PCM shows better performance in an environment with higher fluctuations in temperature. Transportable houses are typically subjected to such a condition. Marin et al. [28] studied the effect of PCM integrated with gypsum boards in these types of buildings. The thermal conductivity, latent heat capacity, and peak melting temperature were 0.23 W/m·K, 200 kJ/m2, and 25 °C, respectively. EnergyPlus was used to study the effect of the PCM gypsum board in different climate zones, and the results showed that it can reduce the energy demand from 1% to 36%, depending on the climate zone [28].

3.2. Aerogel

Materials on the size scale of between 1 and 100 nanometers are made via nanotechnology that can be used for insulation applications. Aerogel is an example of such a material obtained from different base materials such as silicon, aluminum, chromium, tin, or carbon. However, the most used material is silica-based [24]. The thermal conductivity of such a material made of silica at 25 °C can be about 0.016–0.03 W/m·K, which shows better thermal resistance compared with common insulation materials such as Polyisocyanurate foam (0.023 W/m·K), EPS (0.037–0.038 W/m·K), and XPS (0.030–0.032 W/m·K). Thermal properties are not the only advantage of aerogel, as their sound insulation and vapor resistance properties can also be higher than conventional insulation materials used in walls mentioned above [24].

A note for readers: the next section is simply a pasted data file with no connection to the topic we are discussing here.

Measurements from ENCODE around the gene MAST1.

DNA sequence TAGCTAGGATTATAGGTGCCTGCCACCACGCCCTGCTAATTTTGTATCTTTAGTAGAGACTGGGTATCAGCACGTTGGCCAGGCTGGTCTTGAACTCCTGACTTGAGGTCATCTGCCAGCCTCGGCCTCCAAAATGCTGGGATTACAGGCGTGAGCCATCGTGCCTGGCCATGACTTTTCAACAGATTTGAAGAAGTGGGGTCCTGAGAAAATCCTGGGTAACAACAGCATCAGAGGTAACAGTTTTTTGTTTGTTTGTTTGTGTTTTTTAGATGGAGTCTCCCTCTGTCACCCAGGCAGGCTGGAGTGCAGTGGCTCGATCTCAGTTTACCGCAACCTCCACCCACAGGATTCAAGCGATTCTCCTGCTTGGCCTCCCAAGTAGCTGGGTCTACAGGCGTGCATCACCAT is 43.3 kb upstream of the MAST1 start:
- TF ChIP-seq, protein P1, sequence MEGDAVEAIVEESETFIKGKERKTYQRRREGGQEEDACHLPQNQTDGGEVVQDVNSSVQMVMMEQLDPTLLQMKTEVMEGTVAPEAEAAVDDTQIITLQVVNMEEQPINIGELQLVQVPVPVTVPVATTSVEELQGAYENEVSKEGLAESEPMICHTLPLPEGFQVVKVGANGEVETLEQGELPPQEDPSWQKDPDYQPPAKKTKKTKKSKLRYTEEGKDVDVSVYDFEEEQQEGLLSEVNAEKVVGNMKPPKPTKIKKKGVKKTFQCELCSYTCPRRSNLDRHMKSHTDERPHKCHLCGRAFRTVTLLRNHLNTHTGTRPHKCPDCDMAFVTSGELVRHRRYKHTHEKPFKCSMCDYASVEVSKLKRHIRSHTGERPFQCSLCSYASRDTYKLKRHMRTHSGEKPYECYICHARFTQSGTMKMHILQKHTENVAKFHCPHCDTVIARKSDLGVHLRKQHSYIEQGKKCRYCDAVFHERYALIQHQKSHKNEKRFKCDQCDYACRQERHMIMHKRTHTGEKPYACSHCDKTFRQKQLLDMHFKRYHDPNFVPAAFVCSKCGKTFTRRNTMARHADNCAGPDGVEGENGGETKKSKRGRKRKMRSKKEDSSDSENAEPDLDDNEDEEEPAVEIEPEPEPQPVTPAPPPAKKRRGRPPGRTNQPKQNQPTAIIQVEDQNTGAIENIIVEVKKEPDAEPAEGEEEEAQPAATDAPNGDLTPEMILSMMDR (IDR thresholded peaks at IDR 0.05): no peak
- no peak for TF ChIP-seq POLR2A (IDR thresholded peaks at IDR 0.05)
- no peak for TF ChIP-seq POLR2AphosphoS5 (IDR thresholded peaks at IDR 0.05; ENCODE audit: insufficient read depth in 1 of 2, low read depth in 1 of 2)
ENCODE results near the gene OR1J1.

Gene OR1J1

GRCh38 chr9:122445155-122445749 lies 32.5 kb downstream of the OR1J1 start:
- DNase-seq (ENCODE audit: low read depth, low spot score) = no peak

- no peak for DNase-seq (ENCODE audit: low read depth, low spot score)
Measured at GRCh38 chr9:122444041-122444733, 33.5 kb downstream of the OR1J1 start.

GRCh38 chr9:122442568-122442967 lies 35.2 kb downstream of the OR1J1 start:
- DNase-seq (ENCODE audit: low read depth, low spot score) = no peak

Aerogel can be used in different forms, such as rolls, semi-rigid panels, and pre-coupled gypsum boards, especially when there are limitations in the thickness of insulation materials that may need to be added for retrofit purposes to existing walls, roofs, floors, or glazing systems (Figure 5) [29]. An example of limitations in the thickness of the insulation material is a case study project conducted in the UK to refurbish sea containers for residential use. Due to the limited interior space, a minimum thickness of the insulation material was much more desirable [30]. Polyester, glass, and carbon are more common as fiber reinforcement, and the blankets can be installed on walls, façades, ceilings, framings, and floors [31]. Aerogel is also beneficial when a translucent or, in some cases, a transparent insulation material is desirable and integrated with the glazing system. Berardi [32] studied the effect of varying the thickness and percentage of aerogel covering the window combined with the glazing system. It was observed that it could lead to a decrease in heating and cooling loads of about 80%. The THERM software package was used to evaluate the R-value of the window system, while EnergyPlus was used to assess the energy performance of the modeled building [32]. These materials are still about 8–10 times more expensive than common insulation materials [24]. As an example, the application of aerogel in a retrofit case study project of an old building in Germany is discussed by Filate [33], where aerogel (with the conductivity of 16 mW/m·K) is used in external walls with a total U-Factor of 0.26 W/(m2·K) and in flooring panels that consist of aerogel boards covered by rigid Magnesium Silicate with a total heat transfer coefficient of 0.42 W/(m2·K).